Sunday, February 07, 2010

From Friendly Demons to Eromanga in South West Queensland

Sunday, February 7th Link Post

It might  have been fitting for the week of the Japanese festival setsubun that j-bloggers explored the demonisation of foreign populations. Deas posted a photo of a protest placard denouncing unwelcome American bases in Guam, Okinawa and Japan. It seems people have short memories. Japan was a brutal occupying force in Guam, not to mention Manchuria and the Korean Peninsula.

Japanese xenophobic policies persist even today, with Japanese born children of foriegn-born parents being expelled from the country. In an excellent guest post on LoneleePlanet Scott Jeppesen explored a time when the shoe was on the other foot for Japanese in Peru. Perhaps we should be welcoming our demons in!

On this blog I released the slides from my most recent eduFire class on how to ace the JLPT, while people were celebrating (or comisserating) their 2009 results on Twitter. Now it's time to get your read on, and learn how to put the fun back into your study. Self paced learning is the way to go, over the next few months you'll hear lots from me on putting your social network to work for you. Meanwhile pick up a few tips about quality items for your SRS from Liz.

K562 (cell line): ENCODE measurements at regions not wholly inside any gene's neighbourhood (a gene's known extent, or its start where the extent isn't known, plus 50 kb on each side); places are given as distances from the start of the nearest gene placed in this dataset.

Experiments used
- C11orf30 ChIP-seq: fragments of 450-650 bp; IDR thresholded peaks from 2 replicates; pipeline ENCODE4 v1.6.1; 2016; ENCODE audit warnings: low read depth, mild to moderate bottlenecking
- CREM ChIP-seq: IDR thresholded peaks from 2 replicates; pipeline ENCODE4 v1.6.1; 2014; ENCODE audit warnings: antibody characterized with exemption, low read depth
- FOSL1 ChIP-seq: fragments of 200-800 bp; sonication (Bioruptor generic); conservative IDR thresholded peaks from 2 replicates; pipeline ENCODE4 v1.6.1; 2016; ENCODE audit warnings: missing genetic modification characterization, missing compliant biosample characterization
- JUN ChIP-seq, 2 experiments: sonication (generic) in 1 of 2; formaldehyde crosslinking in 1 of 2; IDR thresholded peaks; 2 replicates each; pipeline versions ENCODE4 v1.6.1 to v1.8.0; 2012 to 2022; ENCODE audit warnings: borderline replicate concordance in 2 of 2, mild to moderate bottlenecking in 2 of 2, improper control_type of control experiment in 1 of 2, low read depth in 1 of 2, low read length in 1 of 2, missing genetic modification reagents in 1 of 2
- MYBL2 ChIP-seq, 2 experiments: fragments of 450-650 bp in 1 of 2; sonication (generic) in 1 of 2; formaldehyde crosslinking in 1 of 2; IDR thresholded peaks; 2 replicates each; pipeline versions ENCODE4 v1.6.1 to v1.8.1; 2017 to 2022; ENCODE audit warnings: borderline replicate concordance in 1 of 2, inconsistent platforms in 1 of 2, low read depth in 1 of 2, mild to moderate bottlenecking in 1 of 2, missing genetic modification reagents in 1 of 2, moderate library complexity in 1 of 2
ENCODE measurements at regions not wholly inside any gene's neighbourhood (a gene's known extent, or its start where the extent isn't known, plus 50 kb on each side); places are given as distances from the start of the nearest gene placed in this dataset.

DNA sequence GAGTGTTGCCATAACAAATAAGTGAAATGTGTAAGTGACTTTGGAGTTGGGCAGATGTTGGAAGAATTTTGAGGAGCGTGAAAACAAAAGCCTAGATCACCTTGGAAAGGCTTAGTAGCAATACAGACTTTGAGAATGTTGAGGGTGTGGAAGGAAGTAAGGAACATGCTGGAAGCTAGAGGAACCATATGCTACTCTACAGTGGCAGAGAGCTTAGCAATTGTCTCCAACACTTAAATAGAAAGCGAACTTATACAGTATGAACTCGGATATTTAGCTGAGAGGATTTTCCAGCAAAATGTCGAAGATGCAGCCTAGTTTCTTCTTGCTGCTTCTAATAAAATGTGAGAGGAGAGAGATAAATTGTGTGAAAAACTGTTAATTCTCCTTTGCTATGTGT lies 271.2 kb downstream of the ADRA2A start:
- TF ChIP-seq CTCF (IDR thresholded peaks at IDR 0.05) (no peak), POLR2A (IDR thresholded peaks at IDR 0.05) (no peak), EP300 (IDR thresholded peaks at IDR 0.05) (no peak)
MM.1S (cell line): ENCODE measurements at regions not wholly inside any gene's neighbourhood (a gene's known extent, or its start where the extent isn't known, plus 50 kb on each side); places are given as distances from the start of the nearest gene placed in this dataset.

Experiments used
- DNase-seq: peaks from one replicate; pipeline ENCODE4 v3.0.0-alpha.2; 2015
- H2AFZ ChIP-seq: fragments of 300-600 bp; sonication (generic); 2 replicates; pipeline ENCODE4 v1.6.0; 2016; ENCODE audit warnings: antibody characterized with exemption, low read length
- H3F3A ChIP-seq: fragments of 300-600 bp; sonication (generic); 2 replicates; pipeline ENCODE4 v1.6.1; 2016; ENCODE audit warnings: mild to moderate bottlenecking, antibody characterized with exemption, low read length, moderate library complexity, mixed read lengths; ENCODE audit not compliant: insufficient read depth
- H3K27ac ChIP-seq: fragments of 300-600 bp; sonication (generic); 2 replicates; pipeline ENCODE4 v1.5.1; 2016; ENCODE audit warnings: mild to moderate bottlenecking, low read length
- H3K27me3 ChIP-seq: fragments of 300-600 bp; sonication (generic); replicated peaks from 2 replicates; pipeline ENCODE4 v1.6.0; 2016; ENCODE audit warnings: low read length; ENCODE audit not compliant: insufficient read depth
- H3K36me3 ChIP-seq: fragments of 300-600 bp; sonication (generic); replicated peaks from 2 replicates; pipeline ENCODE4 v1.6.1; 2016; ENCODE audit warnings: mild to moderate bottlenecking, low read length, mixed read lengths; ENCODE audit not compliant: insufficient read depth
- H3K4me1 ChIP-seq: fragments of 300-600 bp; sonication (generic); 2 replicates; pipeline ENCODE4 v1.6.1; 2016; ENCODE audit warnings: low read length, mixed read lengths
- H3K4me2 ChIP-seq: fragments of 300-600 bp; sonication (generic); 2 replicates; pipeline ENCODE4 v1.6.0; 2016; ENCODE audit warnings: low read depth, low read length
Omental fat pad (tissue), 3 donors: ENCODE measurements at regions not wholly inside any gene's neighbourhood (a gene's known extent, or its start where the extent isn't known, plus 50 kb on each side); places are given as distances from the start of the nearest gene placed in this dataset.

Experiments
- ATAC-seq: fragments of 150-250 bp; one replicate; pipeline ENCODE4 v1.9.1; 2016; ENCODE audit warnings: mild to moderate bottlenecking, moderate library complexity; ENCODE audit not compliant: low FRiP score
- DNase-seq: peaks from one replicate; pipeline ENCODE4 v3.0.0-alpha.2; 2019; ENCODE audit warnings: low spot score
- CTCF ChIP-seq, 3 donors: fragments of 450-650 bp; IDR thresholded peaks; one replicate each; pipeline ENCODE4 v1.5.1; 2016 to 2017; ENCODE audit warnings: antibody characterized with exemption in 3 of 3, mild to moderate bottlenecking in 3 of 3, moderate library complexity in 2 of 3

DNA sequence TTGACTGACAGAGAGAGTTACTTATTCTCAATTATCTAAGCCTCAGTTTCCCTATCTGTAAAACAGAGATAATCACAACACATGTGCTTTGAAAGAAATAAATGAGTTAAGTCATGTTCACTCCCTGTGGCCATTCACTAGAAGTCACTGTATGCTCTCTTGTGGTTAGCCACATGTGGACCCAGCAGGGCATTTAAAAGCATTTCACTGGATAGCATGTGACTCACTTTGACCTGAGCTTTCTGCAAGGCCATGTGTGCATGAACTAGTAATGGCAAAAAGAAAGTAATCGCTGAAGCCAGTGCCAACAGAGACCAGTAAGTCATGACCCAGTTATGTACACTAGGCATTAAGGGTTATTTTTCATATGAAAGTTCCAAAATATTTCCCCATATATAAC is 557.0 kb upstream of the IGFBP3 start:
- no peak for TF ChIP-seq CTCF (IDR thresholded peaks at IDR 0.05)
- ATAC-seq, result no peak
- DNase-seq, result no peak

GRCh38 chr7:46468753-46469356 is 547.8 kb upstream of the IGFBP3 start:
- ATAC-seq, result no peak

The demon really is outside, and he’s huge!

You ought to be thinking about quality learning techniques, because as this post shows, you can never rely on machine translations. As they say, the only constant is change, what you learn today might be out of fashion in 10 or 20 years so please don't stop learning. It really would be tough to be dumped from your job in eikaiwa and forced to live in a blue tent, but maybe it's just that kind of immersion you really need to accelerate your Japanese.

At least you can read about it, and I'll be exploring these themes in the lead up to my learn to read manga class on edufire with natsukigirl. Don't get the wrong idea about eromanga though, Eromanga is really a town in South West Queensland. Follow me on twitter. Who knows, I may be able to trade my twitter follower count in for a discount on ramen next time I'm in Japan.

Thanks for following, I mean that!

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